On the heels of a successful Christmastime social media campaign entitled “Light the World,” the Church is now embarking on an Easter initiative to celebrate the life and resurrection of Jesus Christ.
Themed “Prince of Peace,” the initiative was introduced recently to media organizations associated with the Church.
The initiative offers many resources for Church members to use as they develop ways to invite more people to come to Christ during the Easter season.
The phrase “Prince of Peace” is taken from the scriptural passage Isaiah 9:6.
The effort begins in earnest on March 31.
As with past seasonal initiatives, the “Prince of Peace” initiative will feature an inspirational video which can be viewed on Mormon.org beginning March 31.
The video also will be viewable on the Church’s “Gospel Library” app for smartphones and other handheld devices.
Available in 33 languages, this main video and other components of the initiative extend invitations to visit Mormon.org and to learn “Principles of Peace” from the Prince of Peace.
Visitors to the website home page can investigate eight separate principles of peace, which include additional videos. The eight Principles of Peace are faith, God’s word, compassion, gratitude, prayer, forgiveness, repentance and hope.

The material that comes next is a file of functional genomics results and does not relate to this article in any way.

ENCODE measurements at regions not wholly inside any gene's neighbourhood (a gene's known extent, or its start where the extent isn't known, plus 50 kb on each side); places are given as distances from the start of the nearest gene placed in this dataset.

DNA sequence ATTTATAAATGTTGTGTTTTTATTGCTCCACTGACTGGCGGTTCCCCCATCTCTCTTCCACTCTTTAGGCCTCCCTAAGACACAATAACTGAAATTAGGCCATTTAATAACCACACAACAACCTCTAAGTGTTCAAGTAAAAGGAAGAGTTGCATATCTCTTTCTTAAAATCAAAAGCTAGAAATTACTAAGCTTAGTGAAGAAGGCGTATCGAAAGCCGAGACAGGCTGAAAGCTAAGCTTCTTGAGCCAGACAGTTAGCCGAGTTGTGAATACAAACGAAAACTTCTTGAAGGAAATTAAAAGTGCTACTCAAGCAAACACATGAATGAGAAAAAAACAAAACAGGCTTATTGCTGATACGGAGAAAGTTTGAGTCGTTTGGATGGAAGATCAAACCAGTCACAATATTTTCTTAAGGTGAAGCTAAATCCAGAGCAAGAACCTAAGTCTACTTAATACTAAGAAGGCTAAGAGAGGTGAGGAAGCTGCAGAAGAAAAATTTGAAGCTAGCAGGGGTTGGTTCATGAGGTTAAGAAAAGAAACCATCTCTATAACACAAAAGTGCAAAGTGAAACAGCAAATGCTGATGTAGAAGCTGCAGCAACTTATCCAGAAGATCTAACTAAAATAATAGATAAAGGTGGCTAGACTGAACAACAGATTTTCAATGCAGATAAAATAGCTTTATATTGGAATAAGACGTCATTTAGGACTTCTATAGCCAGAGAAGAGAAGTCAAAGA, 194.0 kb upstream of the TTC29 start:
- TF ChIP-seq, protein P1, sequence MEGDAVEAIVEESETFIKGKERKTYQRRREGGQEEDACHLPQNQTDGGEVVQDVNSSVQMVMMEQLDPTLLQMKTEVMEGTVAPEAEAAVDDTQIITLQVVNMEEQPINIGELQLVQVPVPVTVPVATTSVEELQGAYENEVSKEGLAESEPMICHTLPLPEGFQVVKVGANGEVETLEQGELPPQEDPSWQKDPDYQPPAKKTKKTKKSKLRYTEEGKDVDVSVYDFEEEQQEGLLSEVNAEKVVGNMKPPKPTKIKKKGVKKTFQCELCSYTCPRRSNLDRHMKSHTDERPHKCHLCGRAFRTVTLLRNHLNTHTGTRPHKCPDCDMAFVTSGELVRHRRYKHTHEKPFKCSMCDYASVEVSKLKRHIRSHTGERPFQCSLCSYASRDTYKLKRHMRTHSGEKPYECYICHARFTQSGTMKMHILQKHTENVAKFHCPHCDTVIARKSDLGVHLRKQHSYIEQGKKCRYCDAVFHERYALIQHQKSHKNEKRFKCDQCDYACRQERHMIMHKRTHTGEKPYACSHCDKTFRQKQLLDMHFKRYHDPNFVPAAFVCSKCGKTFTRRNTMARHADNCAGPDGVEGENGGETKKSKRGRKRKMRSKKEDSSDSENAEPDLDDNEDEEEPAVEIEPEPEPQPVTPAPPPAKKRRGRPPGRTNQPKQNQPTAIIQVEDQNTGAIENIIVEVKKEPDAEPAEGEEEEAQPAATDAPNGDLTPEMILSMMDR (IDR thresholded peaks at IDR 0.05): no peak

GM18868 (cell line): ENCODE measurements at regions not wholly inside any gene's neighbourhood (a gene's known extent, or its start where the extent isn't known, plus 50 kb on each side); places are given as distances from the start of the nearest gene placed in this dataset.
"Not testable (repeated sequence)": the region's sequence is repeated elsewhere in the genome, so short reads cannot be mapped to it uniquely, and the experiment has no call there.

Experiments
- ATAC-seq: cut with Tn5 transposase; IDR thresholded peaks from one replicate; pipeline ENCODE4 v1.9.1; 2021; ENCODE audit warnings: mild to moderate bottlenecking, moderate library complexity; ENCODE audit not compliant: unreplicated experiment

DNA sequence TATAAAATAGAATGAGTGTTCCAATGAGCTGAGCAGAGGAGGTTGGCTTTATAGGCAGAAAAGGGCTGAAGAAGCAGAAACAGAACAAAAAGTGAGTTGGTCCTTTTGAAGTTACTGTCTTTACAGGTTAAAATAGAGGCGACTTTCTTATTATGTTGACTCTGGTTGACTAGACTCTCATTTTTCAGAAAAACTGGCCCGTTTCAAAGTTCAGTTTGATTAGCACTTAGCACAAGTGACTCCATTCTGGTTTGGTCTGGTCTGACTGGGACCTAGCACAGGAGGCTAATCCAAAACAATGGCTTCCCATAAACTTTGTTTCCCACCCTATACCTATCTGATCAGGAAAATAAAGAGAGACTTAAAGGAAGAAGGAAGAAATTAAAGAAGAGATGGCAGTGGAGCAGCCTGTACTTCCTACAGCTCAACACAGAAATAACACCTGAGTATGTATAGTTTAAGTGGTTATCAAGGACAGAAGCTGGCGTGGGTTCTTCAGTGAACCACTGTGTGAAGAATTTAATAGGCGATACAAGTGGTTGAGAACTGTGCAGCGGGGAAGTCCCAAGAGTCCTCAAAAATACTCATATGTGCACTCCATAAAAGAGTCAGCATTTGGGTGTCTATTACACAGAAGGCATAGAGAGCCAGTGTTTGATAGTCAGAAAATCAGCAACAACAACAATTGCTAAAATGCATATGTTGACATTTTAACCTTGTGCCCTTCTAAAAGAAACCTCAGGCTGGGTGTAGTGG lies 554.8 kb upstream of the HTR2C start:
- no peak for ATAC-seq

Each principle contains references and ideas that help teach the principle. All eight principles will be available on the website March 31, but the focus will be on faith on April 9, compassion on April 10, and so forth, each corresponding with the days of the traditional “Holy Week.”
Video vignettes pertaining to the principles and designed for distribution on social media will be released on the Mormon.org Facebook page at the beginning of Holy Week, which runs from Palm Sunday on April 9 and extends through Easter Sunday, April 16.
One video vignette illustrates faith and features a mother who was diagnosed with terminal cancer while she was pregnant. She was given only a predicted 15 months to live.
In the video, she expressed that she felt uncertain and scared, but that her faith helped her. “I have faith that I’m not alone in that darkness, that my Savior is there walking beside me to uplift me.”
In a video illustrating gratitude, a young, African American college student tells of growing up in a disadvantaged area of New Orleans, where he drew strength from his gratitude for being the son of his father, a volunteer firefighter who died in the line of duty.
“Gratitude gives me peace in a lot of ways,” he says in the video. “I have so much to be grateful for that it would be disrespectful to God if I wasn’t happy. By living my life optimistically, I’m paying it forward with what God has given me.”
One component of the initiative is pass-along cards in English, Spanish and Portuguese that can help Church members invite others to learn about the principles of peace.
The “Light the World” initiative in December has been deemed successful by a number of measures, including some 84 million page views it received on social media and the fact that other faith groups, including many other Christian-based religions, also participated.